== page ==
Stroke: triggers for brain bleeds probed

Behind the Headlines

Friday May 6 2011

A subarachnoid haemorrhage caused by a ruptured aneurysm

“Coffee, vigorous exercise and nose-blowing may trigger a stroke,” reported The Guardian. It said that a study has identified eight everyday activities that often precede a type of haemorrhagic stroke caused by a bleed in the brain.

This was a case-crossover study that looked at 250 people who had experienced a particular type of bleed in the membranes covering the brain, called a subarachnoid haemorrhage (SAH). This is a rupture of a ballooned blood vessel (an aneurysm).

The study examined peoples’ exposure to 30 different factors in the hours leading up to the SAH that could have potentially caused the rupture. These exposures were then compared to the person’s typical exposure over the previous year. Eight of the 30 assessed factors were found to be associated, including anger, sexual activity, exercise, straining at the toilet and being startled. All of these exposures would be expected to cause a brief increase in blood pressure, so it is quite plausible that these could trigger the rupture of an aneurysm within the skull, if one is present.

This was a good quality study, furthering our understanding of what can potentially trigger these types of strokes. However, its design has several limitations, and the results cannot be generalised to any other type of stroke, including haemorrhagic stroke where the bleed has occurred within the brain itself. It must be noted that only a small proportion of the population have an aneurysm (reported as 2% in the study) and even fewer of these will actually rupture. The general population are not all at risk from these common activities, as might be thought from reading the news headlines.


Where did the story come from?

The study was carried out by researchers from the Utrecht Stroke Center in the Netherlands. The study was funded by the Julius Center for Health Sciences and Primary Care and the department of neurology of the University Medical Center Utrecht. The study was published in the peer-reviewed medical journal Stroke, a Journal of the American Heart Association.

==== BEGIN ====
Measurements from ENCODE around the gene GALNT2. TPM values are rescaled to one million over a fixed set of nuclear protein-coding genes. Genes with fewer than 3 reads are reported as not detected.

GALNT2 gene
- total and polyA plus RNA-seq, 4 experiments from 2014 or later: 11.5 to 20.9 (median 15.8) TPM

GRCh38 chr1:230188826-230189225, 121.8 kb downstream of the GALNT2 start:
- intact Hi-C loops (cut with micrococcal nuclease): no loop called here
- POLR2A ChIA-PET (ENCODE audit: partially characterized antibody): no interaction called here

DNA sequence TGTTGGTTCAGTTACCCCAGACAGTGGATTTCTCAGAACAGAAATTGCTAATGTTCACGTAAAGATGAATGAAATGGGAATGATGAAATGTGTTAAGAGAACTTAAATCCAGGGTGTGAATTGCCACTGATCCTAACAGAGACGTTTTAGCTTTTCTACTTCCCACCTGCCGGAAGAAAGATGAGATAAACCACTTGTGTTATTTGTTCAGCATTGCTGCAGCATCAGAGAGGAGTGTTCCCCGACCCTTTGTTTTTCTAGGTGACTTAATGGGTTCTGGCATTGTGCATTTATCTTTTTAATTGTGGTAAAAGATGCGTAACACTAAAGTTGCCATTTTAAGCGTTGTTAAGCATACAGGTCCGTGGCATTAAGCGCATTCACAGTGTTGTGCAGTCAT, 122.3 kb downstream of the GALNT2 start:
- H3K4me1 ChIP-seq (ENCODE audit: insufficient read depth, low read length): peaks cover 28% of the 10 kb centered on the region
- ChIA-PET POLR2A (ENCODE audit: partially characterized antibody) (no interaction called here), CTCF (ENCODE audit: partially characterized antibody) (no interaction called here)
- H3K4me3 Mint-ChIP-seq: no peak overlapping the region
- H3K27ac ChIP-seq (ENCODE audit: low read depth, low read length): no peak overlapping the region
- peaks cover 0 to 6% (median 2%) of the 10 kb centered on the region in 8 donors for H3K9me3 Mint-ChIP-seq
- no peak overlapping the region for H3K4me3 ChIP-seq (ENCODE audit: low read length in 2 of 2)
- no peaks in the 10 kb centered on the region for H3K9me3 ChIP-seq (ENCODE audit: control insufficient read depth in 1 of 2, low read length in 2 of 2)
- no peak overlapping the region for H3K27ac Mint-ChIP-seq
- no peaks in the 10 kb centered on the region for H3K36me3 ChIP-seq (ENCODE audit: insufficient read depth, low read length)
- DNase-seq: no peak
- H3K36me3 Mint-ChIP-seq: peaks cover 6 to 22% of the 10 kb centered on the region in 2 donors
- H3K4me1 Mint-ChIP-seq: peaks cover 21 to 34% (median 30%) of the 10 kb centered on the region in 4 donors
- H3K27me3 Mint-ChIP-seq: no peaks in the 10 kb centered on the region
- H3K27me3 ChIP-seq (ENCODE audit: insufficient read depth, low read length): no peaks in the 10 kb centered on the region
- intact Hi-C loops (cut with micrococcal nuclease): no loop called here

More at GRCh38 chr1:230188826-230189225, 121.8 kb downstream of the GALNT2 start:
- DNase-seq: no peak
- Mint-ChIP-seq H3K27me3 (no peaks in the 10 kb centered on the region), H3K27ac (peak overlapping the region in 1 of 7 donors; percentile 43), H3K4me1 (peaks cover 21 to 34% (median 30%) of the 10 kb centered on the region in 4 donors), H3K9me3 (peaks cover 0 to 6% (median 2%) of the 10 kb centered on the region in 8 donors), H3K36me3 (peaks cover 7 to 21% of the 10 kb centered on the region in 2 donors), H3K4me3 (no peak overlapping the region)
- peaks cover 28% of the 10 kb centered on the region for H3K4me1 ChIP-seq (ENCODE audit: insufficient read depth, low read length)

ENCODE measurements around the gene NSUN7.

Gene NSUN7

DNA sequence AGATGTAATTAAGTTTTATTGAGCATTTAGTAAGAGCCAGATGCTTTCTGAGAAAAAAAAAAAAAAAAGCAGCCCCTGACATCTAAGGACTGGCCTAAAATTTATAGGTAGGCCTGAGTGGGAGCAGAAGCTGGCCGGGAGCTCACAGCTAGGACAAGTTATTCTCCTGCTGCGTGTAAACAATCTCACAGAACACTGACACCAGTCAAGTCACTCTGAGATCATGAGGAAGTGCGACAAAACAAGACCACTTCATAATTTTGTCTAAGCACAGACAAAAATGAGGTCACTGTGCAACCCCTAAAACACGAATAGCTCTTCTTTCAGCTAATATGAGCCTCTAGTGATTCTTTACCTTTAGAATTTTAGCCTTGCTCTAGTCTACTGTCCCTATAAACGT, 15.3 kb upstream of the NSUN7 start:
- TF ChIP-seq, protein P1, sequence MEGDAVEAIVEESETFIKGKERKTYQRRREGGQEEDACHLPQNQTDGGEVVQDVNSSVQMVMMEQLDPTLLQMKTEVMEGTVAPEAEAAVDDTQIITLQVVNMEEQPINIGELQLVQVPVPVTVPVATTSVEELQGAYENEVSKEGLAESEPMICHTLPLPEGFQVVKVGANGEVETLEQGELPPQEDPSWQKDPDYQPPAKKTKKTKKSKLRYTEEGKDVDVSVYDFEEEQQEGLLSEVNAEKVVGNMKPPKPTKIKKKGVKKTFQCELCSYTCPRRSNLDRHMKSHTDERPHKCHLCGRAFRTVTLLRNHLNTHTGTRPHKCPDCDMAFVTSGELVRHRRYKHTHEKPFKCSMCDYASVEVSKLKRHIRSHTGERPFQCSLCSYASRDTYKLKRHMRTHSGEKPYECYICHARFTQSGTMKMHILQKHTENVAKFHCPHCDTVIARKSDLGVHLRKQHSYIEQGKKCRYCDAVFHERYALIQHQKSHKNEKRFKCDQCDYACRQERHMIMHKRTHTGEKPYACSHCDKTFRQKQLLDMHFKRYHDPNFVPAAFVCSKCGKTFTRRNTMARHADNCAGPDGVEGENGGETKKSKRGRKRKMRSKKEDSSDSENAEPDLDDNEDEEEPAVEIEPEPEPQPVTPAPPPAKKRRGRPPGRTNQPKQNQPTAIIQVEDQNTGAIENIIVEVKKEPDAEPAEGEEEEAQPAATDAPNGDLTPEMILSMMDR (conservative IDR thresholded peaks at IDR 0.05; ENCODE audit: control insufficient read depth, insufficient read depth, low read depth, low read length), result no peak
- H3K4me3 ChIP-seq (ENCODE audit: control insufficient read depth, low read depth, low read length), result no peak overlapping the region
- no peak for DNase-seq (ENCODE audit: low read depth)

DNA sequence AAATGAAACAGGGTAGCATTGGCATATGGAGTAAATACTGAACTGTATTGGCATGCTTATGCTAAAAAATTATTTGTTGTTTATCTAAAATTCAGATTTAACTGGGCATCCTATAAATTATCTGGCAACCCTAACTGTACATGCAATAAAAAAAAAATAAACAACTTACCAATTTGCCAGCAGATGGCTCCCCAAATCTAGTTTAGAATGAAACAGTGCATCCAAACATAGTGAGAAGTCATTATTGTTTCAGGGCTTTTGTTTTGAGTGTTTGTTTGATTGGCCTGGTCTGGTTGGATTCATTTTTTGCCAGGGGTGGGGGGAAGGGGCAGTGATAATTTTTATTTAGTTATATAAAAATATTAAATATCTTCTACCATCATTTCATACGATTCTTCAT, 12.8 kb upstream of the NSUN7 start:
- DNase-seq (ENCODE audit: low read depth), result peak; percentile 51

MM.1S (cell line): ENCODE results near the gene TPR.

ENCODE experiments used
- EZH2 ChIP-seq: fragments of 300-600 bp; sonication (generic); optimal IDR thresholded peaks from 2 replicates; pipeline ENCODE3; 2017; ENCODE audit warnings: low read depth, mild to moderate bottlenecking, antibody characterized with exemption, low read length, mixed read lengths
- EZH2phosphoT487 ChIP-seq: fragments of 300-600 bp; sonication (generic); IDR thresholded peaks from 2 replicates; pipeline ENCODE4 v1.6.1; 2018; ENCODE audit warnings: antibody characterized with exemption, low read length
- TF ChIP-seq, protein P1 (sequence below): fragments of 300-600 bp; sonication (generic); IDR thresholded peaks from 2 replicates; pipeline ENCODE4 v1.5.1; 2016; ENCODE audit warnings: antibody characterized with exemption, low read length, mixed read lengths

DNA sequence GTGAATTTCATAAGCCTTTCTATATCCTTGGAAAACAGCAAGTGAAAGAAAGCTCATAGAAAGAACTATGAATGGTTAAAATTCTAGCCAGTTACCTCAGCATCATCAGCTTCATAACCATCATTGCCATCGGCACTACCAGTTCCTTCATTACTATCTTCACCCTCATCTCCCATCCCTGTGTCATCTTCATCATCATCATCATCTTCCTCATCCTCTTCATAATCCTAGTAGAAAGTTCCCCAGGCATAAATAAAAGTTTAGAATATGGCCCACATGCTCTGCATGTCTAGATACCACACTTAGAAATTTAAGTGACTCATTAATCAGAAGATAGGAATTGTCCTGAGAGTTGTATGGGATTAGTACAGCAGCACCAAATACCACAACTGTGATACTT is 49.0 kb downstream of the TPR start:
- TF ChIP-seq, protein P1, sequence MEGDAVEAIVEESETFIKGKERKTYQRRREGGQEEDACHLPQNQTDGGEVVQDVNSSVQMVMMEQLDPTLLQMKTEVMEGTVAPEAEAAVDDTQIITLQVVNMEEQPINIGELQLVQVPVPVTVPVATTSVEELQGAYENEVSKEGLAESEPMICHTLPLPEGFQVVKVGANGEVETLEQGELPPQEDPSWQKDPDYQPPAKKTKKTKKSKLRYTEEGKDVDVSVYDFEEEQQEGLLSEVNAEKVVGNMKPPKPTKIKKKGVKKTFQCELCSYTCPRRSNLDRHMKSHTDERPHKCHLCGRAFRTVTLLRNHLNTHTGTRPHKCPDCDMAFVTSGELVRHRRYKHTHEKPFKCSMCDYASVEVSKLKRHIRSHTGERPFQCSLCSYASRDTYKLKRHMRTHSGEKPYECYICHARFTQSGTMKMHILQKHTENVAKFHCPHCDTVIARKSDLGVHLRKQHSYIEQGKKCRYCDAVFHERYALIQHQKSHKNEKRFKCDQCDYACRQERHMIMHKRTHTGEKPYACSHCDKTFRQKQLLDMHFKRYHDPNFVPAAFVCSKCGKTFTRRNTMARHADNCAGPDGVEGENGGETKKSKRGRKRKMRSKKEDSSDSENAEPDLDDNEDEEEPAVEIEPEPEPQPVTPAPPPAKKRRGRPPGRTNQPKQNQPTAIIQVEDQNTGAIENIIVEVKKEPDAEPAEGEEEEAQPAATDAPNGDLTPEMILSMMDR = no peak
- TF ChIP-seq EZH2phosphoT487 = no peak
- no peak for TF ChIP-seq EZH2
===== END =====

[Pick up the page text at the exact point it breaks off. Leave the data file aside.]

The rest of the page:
As discussed below, the news headlines are overly simplistic and do not clearly convey the small proportion of the population for whom these findings would be applicable.


What kind of research was this?

This was a case-crossover study that aimed to investigate the activities that can trigger the rupture of an intracranial aneurysm (a ballooned weak region of a blood vessel in the skull). These ruptures can cause a haemorrhagic stroke, where the weakened blood vessel bursts and the subsequent build up of blood leads to brain damage. In this study the researchers were interested in a type of haemorrhagic stroke called a subarachnoid haemorrhage. This is a bleed in the membranes surrounding the brain rather than in the brain itself. The aim was to get a better idea of the triggers that may lead to the rupture of an intracranial subarachnoid aneurysm.

A case-crossover study is a type of study similar to a case control, but where the person who has had the stroke (the case) acts as their own control. In this study the researchers looked at what the person was doing in the time immediately prior to their stroke to try and identify a trigger event. They then compared this with what the same person was doing at another time when they did not experience the event (the control period).

In case-crossover studies, the researchers often pick several control periods (for example, looking at several weeks before the event) to try and get an idea of the person’s normal habits. Essentially, the aim of the case-crossover study is to examine what happened to this person before this event (in this case, a haemorrhagic stroke) that is not normal for them? What could have triggered their stroke? These study designs have strengths but they also have numerous limitations.